Pumped Thermal Electricity Storage

Lead Research Organisation: University of Cambridge
Department Name: Engineering

Abstract

The increasing use of renewable energy technologies for electricity generation, many of which have an unpredictably intermittent nature, will inevitably lead to a greater need for grid-scale electrical energy storage schemes. The UK government's target (as part of the EU Renewable Energy Directive) is for 20% of energy to come from renewable sources by 2020. This will require a much a higher proportion of electricity to be generated from uncontrollable sources such as wind, and one of the associated challenges will be providing sufficient electricity storage capacity to deal with the resulting variability in supply. Currently there is about 30 GWh of electricity storage capacity in the UK, with a maximum power output of around 3 GW. Nearly all of this is in the form of Pumped Hydro Storage (PHS), which is expensive and its scope for extension is limited by geographical constraints. Estimates vary, but the expert view is that our storage inventory will need to at least double over the next decade or so in order to efficiently accommodate the expanding fraction of wind and other renewable generation technologies. There is thus strong motivation to develop new, efficient and cost-effective electricity storage methods.

This project is aimed at investigating a novel storage technology known as Pumped Thermal Electricity Storage (PTES). PTES uses a high temperature-ratio heat pump to convert electrical energy into thermal energy which is then stored in two large reservoirs - one hot and one cold. The reservoirs contain gravel, or a similar high heat capacity material, and are able to store the energy much more compactly than PHS. When required, the thermal energy can be converted back into electrical energy by effectively running the heat pump backwards as a heat engine. The projected round-trip efficiency is approximately 75%, which is a little lower than PHS, but PTES has a number of potential benefits, including low capital cost and no geographical constraints. Compared to chemical energy storage methods (batteries and flow batteries) it also has the advantage of not requiring any hazardous or scarce substances.

The success of PTES will hinge upon minimising the effect of various thermodynamic irreversibilities (for example, heat transfer across substantial temperature differences and losses associated with compression and expansion of the working fluid) whilst simultaneously keeping capital costs low. Accordingly, the proposed work focuses on investigating fundamental thermodynamic, fluid flow and heat transfer processes using a combination of experimental, theoretical and computational methods. An important aim of the work is also to develop and validate an overall system model and to use this to optimise the design and operation strategy, and to examine the benefits that PTES might bring to the electricity supply chain.

Planned Impact

The proposed project has significant potential for impact within the academic community and beyond. Low cost, safe and reliable electricity storage will become more and more necessary with the increasing penetration of renewable electricity technologies because it will enable inflexible or intermittent electricity generation to be matched with varying electricity demand. It will also allow more efficient use of existing generation, transmission and distribution hardware since the need to bring on line costly and inefficient standing reserve will be reduced, power plant will be able to operate closer to optimum load, and bottlenecks in the distribution network will be lessened.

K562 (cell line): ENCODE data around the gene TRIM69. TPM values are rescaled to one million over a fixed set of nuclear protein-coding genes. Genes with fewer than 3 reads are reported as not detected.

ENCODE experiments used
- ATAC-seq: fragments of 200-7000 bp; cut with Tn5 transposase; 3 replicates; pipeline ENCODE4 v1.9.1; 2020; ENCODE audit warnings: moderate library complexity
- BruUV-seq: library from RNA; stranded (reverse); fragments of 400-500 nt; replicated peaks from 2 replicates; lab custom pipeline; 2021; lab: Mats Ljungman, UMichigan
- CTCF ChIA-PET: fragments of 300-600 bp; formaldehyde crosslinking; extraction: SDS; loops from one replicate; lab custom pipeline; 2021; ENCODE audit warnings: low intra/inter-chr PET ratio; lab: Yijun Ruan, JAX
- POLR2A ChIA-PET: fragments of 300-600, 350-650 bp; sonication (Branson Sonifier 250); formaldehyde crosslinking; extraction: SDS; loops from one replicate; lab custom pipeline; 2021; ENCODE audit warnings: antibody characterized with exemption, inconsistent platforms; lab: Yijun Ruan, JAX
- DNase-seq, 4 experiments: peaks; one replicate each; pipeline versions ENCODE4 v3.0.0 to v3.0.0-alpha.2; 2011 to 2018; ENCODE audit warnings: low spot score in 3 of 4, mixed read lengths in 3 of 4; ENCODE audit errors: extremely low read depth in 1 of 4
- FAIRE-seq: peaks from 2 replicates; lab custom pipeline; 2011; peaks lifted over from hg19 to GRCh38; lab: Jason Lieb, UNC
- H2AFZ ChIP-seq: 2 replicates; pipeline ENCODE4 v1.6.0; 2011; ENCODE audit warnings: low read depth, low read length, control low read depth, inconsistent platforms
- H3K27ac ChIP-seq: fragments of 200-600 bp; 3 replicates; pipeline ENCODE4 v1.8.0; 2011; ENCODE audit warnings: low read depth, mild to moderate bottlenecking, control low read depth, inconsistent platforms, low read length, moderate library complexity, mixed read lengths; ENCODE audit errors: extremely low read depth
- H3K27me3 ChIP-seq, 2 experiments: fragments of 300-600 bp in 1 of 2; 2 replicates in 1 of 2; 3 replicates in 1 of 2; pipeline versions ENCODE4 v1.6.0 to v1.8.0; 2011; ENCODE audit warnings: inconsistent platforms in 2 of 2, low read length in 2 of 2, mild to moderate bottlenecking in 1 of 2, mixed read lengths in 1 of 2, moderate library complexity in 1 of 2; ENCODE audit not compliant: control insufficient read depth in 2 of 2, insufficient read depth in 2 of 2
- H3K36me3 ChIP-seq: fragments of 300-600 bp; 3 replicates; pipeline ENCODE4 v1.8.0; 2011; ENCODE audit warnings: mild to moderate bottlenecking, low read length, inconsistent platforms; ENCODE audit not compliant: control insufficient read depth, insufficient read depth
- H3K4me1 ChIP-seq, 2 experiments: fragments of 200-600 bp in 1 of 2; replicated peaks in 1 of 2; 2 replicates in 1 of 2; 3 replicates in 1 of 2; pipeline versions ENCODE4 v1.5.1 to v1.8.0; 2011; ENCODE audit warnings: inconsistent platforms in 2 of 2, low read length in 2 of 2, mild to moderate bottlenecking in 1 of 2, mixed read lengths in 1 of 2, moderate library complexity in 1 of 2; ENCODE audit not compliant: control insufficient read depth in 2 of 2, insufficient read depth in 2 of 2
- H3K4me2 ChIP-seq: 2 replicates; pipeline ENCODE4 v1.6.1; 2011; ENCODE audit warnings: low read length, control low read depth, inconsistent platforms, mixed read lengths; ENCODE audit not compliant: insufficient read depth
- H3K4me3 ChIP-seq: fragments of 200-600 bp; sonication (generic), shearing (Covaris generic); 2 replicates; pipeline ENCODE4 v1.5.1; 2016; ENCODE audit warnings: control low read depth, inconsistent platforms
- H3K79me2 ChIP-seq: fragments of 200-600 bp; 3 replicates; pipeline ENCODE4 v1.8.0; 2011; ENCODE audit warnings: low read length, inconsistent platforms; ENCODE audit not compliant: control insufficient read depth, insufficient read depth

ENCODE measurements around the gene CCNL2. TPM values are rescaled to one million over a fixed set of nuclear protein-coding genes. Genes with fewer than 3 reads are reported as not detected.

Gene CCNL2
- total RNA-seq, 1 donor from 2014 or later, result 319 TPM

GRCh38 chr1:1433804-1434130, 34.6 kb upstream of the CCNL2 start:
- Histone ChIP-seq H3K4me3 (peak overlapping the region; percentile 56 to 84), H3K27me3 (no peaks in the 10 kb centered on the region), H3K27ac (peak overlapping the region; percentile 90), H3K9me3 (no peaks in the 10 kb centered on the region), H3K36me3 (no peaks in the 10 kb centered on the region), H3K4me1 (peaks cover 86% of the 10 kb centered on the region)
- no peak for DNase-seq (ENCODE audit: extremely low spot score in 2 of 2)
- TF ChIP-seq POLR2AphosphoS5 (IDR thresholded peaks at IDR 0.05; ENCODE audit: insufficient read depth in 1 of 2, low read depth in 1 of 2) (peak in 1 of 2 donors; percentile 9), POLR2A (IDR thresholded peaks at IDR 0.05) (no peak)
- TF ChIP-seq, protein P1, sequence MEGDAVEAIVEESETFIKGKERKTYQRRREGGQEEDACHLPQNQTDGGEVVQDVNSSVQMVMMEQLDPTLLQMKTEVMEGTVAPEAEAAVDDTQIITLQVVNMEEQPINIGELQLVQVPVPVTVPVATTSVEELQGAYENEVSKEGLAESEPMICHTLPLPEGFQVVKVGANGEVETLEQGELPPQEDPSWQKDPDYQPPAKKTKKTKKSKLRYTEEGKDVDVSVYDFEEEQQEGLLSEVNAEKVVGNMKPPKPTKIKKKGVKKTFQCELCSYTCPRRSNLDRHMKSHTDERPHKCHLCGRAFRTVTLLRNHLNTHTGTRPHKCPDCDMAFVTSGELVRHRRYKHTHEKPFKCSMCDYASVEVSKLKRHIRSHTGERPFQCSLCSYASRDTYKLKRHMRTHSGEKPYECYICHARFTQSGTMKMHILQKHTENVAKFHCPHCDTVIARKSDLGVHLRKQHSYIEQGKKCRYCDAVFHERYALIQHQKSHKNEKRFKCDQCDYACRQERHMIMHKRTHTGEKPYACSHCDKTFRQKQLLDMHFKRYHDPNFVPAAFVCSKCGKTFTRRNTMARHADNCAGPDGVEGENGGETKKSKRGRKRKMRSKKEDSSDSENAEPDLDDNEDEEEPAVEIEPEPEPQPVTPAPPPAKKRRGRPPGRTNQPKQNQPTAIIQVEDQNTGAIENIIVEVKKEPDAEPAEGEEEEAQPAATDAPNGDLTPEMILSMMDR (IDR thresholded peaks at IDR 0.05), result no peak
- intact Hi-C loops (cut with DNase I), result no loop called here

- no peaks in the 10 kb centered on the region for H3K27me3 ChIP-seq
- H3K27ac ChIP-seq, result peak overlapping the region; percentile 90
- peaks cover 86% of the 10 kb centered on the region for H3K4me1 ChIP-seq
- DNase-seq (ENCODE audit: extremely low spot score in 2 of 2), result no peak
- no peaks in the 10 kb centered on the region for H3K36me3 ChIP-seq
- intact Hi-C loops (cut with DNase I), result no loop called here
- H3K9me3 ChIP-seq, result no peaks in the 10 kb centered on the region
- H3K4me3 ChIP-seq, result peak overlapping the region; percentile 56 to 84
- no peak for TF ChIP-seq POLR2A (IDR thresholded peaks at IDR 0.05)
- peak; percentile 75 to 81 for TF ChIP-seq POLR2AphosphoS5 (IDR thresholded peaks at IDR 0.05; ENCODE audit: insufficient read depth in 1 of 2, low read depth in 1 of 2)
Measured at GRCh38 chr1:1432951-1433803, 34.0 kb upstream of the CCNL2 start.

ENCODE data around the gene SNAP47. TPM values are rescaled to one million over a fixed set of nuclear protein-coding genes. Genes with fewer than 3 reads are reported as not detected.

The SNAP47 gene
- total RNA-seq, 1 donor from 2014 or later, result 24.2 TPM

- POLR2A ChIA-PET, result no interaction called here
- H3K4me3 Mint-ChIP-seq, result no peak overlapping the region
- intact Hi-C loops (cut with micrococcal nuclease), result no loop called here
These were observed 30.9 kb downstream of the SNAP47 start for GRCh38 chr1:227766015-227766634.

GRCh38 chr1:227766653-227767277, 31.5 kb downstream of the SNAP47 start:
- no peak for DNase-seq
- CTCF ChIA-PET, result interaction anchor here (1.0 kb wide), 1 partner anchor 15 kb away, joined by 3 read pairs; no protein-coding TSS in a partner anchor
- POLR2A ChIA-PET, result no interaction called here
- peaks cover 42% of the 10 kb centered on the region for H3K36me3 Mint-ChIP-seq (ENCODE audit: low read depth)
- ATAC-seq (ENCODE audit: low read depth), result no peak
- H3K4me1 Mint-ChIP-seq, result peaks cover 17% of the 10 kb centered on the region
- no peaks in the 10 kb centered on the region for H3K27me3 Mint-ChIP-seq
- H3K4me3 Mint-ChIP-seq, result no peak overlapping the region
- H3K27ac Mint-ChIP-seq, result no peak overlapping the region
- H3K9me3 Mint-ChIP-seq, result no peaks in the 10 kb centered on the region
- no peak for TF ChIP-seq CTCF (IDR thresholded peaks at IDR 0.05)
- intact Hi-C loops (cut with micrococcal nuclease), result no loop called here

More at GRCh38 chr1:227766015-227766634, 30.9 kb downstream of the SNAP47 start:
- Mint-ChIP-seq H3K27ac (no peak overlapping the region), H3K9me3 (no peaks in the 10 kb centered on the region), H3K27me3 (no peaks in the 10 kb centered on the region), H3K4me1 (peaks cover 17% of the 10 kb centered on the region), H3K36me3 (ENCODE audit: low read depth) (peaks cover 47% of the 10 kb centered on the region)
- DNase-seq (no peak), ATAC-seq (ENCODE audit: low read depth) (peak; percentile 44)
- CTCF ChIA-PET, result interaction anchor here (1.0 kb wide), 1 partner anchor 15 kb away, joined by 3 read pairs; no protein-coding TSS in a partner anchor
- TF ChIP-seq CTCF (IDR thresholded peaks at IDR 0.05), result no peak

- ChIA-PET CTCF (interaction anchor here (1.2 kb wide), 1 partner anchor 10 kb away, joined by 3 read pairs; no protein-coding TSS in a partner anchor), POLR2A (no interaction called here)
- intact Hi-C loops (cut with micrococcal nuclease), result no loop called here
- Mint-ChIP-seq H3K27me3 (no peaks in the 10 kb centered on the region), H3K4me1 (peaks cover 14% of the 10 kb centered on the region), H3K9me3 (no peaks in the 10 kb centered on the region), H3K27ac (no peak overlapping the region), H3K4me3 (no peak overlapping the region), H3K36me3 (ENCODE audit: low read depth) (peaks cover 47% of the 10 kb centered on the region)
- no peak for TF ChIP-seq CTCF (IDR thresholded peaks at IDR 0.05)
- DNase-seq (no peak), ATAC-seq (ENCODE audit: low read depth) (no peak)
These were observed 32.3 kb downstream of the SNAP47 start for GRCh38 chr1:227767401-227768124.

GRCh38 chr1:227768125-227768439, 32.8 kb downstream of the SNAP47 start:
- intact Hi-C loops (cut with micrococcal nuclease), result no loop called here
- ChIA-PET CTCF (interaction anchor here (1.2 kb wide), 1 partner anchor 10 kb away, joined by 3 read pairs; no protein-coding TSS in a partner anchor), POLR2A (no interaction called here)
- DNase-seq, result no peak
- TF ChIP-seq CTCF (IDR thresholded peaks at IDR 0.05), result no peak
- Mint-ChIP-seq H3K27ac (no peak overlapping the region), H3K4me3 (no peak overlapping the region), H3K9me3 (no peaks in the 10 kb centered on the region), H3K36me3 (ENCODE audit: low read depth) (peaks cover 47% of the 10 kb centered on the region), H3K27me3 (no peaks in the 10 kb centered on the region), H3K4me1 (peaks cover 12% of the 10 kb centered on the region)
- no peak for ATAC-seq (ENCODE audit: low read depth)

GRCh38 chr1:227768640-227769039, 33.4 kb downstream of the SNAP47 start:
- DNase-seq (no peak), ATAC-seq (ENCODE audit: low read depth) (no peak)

The concept of pumped thermal electricity storage (PTES) was devised in the UK and much of its development and manufacture has a high chance of being based here in the future. If so, this would provide excellent wealth creation and employment opportunities as the world market for electricity storage is very substantial indeed. For example, in the UK alone the doubling of the current storage inventory deemed necessary for the further integration of renewable generation plant constitutes an extra 3 GW of installed storage (power) capacity and an extra 30 GWh of (energy) storage.

PTES is a new concept and consequently there remains much research to be done to underpin its development and to optimise future designs and operating strategies. The proposed work is of a fundamental nature and is applicable to a number of other areas, including several other storage technologies (e.g., advanced adiabatic compressed air energy storage and geothermal storage), heat pumps, internal combustion and Stirling engines, and novel forms of combined heat and power. We will also contribute to the field of power networks and markets by examining the benefits that PTES might bring to the electricity supply chain. All of these are areas with vibrant academic and industrial communities.

We will achieve our impact via a number of routes. We intend publication in a range of leading journals (e.g., IEEE, ASME, Applied Energy) and presentation at both national and international conferences (e.g., IEEE, IRES, the UK Heat Transfer Conference). Furthermore, the project is industrially driven with significant participation from the SME developing PTES (i.e., the inventors). We will also receive guidance from representatives of the electricity supply industry. These involvements will provide a clear route to exploitation of the results.

The proposed project constitutes an interdisciplinary collaboration, bringing together expertise in complementary areas. We believe that this will enhance its overall impact. The team members all have strong track records in communicating their research and in organising dissemination events - examples are given in the Academic Beneficiaries section.